Emotional changes after having a baby
The birth of a first child will probably be the biggest change you will undergo in your life. It involves more changes than emigrating to another country – everything changes – your body, your mind, your relationships, your career, your financial status, your responsibilities. It can be quite overwhelming initially to know that you are responsible for a helpless little baby 24 hours a day. At the beginning, nothing is automatic – one has to think about each moment – the feeding, sleeping, burping, changing. If you are feeling exhausted and confused – it’s no wonder. All these changes would be stressful – even if you were getting 8 hours sleep a night – and that is most unlikely at this stage! It is important to remember that “The Birth of a Mother” may not happen at the same time as the birth of the baby! That may sound strange, but many first-time mothers do not feel like mothers immediately. All they know is that they feel very different – almost like a new person, and that is true. This is a new you, and it may take time to adjust to your new life.
Coping with all the Changes
The first two months are nearly always the most difficult – things do get easier and more familiar as you get to know the baby and the baby gets to know you. It is easier to deal with all the hard work that is involved once they start smiling and responding at about 2 months, and once one is getting more sleep. One way of getting through this very early time is seeing it as a very demanding project – one puts one’s head down and gets through it. Knowing that the intensity will not continue for ever and that it’s worth making the effort to give one’s child a good beginning. The baby cannot say thank you for all you do for it – but your reward will be to see it develop and grow. There is nothing more important in life than enabling children to grow up healthy, happy and secure. It’s much more important in the long-term than career promotions and even financial security.
Exploding the Myths
In 1998 a research project was undertaken in England to identify women’s expectations of birth and the period following. They discovered that there were five myths that were commonly held:
1. That bonding is automatic
Most mothers before birth felt that they would feel a surge of maternal feeling the moment they saw their babies. This is the exception rather than the rule. Most women get to know their babies and to fall in love with them, as they care for them and as each gets to know the other. Many mothers feel awkward in the first weeks caring for their babies. Some mothers enjoy the new baby stage and other mothers enjoy the later stages more. Each of us has a different personality and preference.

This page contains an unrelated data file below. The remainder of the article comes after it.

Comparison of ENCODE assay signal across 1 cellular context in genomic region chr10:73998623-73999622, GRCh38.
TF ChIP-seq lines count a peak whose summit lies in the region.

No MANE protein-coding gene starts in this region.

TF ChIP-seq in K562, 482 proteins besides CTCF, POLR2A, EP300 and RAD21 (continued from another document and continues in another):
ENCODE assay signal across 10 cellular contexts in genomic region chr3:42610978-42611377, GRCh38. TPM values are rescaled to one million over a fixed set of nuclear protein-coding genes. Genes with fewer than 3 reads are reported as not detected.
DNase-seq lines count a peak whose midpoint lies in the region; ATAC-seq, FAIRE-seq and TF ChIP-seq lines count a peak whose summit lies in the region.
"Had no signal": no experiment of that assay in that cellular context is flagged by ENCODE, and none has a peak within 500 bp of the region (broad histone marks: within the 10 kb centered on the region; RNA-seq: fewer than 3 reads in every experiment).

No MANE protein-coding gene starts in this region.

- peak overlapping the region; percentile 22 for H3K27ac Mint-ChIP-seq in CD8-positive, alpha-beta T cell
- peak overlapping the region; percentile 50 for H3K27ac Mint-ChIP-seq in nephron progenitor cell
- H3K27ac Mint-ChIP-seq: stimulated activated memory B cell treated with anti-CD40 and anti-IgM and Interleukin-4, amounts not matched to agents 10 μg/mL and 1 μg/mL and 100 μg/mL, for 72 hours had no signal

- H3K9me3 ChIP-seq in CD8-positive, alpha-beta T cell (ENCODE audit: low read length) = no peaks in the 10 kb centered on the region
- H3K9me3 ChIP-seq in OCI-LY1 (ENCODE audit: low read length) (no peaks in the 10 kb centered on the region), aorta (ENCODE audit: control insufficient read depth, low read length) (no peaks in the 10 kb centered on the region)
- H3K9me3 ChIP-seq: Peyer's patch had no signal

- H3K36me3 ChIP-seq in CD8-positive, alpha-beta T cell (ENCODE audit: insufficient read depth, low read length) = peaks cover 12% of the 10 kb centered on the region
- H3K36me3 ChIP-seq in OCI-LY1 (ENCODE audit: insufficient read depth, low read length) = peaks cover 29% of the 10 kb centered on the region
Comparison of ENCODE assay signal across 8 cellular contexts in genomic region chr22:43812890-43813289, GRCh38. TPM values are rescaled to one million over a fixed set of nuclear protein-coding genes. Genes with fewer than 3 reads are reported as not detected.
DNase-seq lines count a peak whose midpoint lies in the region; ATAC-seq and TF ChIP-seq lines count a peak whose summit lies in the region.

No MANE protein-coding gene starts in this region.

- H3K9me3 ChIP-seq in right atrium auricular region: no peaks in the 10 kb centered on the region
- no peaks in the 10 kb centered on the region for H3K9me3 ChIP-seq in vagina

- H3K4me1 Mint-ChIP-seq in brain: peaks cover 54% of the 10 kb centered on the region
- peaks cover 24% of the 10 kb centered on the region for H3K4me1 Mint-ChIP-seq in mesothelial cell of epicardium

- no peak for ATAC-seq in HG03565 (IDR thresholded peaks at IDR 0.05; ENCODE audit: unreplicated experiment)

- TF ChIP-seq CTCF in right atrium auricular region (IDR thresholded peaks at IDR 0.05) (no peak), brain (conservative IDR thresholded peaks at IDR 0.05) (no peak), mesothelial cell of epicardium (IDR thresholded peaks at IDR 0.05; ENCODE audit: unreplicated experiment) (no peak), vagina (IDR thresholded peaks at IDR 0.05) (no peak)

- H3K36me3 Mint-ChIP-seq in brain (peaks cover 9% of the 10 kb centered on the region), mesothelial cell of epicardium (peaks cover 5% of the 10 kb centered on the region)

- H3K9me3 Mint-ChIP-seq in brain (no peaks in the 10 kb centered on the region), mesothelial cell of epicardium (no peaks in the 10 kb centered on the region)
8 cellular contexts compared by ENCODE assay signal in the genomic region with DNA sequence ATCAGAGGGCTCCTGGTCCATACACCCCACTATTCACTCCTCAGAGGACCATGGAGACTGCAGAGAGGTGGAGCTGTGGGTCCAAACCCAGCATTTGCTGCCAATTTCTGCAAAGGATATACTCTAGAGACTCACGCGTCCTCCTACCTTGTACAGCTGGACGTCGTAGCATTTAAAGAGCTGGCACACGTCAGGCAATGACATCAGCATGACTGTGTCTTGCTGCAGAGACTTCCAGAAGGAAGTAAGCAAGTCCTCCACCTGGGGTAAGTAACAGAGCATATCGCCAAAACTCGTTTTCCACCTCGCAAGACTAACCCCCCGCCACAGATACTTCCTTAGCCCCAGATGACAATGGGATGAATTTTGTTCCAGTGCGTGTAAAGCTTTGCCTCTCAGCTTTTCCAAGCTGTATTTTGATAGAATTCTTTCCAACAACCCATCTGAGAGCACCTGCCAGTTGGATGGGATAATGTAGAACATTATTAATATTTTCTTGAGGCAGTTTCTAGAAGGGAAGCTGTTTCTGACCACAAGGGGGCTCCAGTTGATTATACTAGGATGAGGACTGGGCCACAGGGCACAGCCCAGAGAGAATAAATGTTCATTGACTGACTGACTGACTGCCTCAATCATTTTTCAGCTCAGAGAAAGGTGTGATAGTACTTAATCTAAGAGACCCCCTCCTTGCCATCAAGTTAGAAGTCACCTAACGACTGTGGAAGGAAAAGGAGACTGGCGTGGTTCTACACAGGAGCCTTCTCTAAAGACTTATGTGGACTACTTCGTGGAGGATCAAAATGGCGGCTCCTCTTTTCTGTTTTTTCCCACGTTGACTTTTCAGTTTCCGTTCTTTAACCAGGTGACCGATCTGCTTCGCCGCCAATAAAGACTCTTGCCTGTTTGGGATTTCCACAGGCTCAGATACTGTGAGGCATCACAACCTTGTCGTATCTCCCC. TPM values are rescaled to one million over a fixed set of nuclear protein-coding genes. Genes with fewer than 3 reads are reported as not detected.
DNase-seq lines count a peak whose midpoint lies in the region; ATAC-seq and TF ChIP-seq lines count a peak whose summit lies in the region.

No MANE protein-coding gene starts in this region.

2. That they would feel happy all the time
The birth of a baby is very stressful for the mother and there are many times when she feels exhausted, confused, overwhelmed, frustrated with the baby when he or she will not feed or sleep – especially in the middle of the night!
3. That breast feeding would be natural and easy
Once the baby is born there are some mothers who feel that they do not want to breast-feed. Some babies are very easy to feed – but very often in the beginning there are various hiccups until a routine gets established – eg. sore breasts, a lazy feeder, etc. These are temporary problems that can be solved with appropriate guidance from a breast-feeding counsellor. What is surprising is how emotional one feels about everything to do with the baby, including feeding, especially when there are important decisions to be taken, e.g. whether or not one should continue breast-feeding. There are times at this stage when one’s peace of mind seems to revolve around how many grams one’s baby has gained or whether one has managed successfully to burp the baby.
4. That one would be able to manage the baby on one’s own – a one woman show
This is not possible or wise. For the first two months one really just needs to concentrate on getting to know the baby, establishing its feeding and sleeping routine, and getting rest for oneself. Ideally, one’s partner, mother, domestic or whoever else, should be doing cleaning, shopping, cooking, visitors, repairs, washing. It’s best to get help with housework and not the baby. Whatever one’s financial situation, it is enormously helpful to get the help you need over this initial period. For the last few months of pregnancy and the first few months after birth one usually feels vulnerable, dispersed and not at all able to deal with tasks that require concentration and assertiveness. It is probably part of the process of getting in tune with the baby’s needs. At this time one needs practical and emotional support from one’s partner, mother, etc.